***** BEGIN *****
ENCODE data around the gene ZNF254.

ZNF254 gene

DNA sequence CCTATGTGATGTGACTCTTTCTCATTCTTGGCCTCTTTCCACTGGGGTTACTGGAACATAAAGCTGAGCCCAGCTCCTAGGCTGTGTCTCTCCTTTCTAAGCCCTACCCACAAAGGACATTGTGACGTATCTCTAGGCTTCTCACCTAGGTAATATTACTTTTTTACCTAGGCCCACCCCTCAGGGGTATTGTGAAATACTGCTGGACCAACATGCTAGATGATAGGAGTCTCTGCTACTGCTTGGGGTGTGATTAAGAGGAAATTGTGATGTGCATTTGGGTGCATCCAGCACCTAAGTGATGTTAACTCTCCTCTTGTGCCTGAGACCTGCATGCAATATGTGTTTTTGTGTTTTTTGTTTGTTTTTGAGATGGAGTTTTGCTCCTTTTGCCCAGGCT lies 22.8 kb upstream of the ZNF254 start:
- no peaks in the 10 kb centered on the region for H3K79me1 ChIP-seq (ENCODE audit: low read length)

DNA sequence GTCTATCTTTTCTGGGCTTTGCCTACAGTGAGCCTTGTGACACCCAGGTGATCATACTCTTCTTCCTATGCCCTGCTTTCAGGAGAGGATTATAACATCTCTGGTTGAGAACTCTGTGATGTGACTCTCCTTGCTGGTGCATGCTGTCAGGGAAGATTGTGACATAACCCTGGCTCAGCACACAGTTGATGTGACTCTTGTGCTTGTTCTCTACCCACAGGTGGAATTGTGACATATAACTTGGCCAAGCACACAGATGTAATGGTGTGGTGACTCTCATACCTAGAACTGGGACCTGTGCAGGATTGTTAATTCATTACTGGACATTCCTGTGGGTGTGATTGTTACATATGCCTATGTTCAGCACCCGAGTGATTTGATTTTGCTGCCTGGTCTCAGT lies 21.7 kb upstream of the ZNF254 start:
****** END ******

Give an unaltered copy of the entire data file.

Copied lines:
ENCODE data around the gene ZNF254.

ZNF254 gene

DNA sequence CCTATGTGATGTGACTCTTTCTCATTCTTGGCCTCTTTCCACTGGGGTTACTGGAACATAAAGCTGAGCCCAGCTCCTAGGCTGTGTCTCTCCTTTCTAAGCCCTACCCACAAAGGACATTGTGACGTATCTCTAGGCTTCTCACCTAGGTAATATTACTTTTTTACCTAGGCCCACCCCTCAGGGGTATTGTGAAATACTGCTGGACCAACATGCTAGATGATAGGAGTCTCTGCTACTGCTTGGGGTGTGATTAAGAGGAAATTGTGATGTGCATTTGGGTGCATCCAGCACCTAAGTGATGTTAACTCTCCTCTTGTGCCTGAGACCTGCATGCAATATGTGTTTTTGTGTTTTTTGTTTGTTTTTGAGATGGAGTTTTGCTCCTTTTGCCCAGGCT lies 22.8 kb upstream of the ZNF254 start:
- no peaks in the 10 kb centered on the region for H3K79me1 ChIP-seq (ENCODE audit: low read length)

DNA sequence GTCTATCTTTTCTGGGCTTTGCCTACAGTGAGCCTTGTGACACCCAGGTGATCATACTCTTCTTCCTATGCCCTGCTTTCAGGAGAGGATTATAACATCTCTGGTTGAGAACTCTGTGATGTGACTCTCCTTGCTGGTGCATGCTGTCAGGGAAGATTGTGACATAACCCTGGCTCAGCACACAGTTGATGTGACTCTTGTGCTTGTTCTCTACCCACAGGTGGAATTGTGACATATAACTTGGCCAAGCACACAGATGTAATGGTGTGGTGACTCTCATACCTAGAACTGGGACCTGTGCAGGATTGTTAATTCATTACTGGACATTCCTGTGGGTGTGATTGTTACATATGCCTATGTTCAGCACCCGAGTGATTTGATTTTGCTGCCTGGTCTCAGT lies 21.7 kb upstream of the ZNF254 start: